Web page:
Who did I just quote? The bible? Marcus Aurelius? Ambrose Bierce? Shakespeare? All of the above?
It came from somewhere, because I know I didn’t make it up. Nothing I say, or have ever said, is something that just pops randomly out of my head unless it’s been popped in there by someone or something in the first place. We all gather up hoards of information that we try to sort out for ourselves so that we can then express and share it with others. We believe we are being witty and creative. But it’s really only information/idea scrambling and spewing. I didn’t make that up either, but I did try to put it into my own words. Which of course are not my own words at all, because I learned those words from somewhere and merely arranged them a certain way in the interests of making a point.
And my point is, ALL OF THAT was stolen from this little book.
One piece of advice Austin Kleon gives is to forget writing what you know, and to write the book you want to read.
How incredibly simple that sounds! (I wonder if he made it up or stole it from somewhere?) Not that it matters. I’m suddenly convinced that it’s exactly what all great writers do.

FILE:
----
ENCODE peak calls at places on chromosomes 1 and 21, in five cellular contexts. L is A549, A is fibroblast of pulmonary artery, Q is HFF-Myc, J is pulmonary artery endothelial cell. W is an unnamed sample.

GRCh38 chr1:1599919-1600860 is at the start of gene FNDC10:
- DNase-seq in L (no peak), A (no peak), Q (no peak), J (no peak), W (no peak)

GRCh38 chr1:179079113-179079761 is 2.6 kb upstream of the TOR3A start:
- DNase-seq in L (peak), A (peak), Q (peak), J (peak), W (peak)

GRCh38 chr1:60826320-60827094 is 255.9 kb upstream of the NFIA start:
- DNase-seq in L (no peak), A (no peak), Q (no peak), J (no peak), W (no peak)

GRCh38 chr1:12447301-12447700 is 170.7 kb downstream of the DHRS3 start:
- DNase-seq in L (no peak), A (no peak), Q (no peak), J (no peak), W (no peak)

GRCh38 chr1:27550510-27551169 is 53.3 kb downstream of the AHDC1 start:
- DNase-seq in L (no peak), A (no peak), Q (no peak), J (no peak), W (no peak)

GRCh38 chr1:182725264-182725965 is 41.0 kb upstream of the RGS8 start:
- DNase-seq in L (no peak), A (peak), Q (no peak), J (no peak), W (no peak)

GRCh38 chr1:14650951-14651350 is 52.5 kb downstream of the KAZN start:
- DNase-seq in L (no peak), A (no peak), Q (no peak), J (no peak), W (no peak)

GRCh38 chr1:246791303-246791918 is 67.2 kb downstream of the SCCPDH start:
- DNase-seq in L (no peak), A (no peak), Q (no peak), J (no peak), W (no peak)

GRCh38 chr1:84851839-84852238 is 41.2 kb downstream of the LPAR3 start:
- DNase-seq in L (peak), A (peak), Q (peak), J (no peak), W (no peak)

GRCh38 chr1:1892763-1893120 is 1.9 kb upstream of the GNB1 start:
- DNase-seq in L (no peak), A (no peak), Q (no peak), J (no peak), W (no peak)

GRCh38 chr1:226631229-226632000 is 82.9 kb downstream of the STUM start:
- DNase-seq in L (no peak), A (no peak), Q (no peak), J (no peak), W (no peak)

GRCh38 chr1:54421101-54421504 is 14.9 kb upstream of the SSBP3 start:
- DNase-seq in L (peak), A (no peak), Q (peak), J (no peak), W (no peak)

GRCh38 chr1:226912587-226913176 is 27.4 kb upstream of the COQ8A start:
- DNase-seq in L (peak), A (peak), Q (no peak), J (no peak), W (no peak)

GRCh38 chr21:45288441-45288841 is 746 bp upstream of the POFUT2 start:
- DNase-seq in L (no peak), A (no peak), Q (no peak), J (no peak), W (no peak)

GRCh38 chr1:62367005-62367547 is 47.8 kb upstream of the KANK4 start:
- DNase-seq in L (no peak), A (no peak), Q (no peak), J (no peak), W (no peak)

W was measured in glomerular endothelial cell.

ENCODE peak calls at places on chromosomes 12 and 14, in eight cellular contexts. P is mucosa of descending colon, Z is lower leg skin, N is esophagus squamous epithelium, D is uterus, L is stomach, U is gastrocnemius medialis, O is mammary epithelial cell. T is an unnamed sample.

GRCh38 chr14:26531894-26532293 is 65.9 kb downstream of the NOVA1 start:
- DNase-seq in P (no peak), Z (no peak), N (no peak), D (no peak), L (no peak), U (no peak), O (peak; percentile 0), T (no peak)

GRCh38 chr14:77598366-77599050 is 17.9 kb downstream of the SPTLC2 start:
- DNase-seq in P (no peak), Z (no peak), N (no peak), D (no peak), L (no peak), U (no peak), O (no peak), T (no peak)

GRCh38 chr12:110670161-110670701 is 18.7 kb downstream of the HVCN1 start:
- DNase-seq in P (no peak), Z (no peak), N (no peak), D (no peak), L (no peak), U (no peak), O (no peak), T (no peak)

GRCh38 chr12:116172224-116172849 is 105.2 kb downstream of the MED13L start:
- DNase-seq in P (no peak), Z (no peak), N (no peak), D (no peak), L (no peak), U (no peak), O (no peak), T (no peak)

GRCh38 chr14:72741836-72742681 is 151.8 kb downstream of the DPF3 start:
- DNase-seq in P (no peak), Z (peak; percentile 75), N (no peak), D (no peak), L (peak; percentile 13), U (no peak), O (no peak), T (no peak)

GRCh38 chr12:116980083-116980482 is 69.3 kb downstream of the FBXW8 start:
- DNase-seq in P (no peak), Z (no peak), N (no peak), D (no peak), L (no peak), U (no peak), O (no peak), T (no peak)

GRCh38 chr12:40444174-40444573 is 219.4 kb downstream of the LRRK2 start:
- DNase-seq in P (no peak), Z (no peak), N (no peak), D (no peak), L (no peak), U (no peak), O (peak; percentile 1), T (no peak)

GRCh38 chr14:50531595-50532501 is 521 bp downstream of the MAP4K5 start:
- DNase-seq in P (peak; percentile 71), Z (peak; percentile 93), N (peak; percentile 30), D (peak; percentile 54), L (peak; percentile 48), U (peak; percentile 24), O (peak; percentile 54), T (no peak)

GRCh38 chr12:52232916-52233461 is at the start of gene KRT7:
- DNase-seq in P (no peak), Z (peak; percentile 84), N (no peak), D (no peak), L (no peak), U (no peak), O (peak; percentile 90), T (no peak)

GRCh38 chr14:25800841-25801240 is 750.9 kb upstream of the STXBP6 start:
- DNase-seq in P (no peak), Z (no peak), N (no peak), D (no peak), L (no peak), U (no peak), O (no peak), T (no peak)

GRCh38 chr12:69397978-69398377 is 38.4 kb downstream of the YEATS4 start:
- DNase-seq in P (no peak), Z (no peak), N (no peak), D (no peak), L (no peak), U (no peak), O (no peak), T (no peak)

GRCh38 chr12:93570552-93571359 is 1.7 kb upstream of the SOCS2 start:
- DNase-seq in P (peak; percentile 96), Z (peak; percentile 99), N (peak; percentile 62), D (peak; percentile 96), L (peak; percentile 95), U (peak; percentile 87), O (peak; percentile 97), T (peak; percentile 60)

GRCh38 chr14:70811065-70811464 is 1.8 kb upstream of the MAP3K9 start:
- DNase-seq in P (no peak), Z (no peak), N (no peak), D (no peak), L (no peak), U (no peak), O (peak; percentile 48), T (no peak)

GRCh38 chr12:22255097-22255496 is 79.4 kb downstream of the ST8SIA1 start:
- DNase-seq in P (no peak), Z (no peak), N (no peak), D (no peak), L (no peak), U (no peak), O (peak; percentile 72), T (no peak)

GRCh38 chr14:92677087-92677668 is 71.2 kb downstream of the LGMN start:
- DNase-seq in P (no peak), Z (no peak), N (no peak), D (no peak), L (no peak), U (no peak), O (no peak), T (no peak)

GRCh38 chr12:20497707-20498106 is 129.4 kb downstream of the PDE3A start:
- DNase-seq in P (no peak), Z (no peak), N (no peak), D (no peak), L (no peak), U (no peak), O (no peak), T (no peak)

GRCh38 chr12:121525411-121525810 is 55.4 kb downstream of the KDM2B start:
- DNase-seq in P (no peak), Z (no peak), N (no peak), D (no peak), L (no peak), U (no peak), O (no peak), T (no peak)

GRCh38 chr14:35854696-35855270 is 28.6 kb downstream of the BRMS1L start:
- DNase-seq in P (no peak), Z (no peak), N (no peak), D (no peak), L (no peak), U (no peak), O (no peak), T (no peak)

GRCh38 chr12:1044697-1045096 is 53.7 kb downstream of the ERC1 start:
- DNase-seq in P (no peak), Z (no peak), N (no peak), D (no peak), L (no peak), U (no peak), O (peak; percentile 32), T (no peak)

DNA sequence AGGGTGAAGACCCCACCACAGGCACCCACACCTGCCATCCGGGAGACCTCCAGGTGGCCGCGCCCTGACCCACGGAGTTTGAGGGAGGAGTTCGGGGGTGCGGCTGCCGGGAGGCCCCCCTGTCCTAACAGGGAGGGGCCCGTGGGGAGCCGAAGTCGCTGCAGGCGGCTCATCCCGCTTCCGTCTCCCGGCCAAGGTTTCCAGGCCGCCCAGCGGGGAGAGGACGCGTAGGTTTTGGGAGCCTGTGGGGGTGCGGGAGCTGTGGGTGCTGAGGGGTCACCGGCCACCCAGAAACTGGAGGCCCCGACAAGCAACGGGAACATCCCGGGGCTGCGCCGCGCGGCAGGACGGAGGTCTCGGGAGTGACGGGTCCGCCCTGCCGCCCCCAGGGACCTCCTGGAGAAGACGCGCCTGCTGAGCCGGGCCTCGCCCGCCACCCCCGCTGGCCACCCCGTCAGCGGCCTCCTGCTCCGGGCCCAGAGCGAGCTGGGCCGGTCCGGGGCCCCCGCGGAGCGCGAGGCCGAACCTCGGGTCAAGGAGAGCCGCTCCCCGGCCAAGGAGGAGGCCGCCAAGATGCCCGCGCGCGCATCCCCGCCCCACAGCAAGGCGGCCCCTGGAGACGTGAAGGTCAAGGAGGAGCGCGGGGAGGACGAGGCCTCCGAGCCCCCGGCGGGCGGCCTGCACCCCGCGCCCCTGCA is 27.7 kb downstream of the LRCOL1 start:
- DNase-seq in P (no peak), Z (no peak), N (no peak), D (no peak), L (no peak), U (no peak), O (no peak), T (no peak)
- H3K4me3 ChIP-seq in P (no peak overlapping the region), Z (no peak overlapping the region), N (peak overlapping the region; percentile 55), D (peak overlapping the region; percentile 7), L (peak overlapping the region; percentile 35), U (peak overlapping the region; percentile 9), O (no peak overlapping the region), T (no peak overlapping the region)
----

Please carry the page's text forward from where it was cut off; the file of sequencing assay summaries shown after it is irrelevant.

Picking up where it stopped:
All great artists paint the picture they want to look at. Musicians compose the music they want to hear. Movie people make the film they want to be a box office success and bring in the most ridiculous amount of money imaginable. Well, you get the idea. There’s all kinds of art.
This book is chock full of advice on how to remix and reimagine and discover yourself in the process. He says we should risk being boring in the everyday world so that we have the space to be wild and daring in our imaginations and our work. I’ve got the boring part down! Wild and daring will take more effort.
Here’s a stolen quote to get you interested in reading this very readable book:
Steal from anywhere that resonates with inspiration or fuels your imagination. Devour old films, new films, music, books, paintings, photographs, poems, dreams, random conversations, architecture, bridges, street signs, trees, clouds, bodies of water, light and shadows. Select only things to steal from that speak directly to your soul. If you do this, your work (and theft) will be authentic. -Jim Jarmusch
I suppose I could call this double theft – from Jim Jarmusch and from Austin Kleon. So would that make me a master thief? I’m certainly working on it.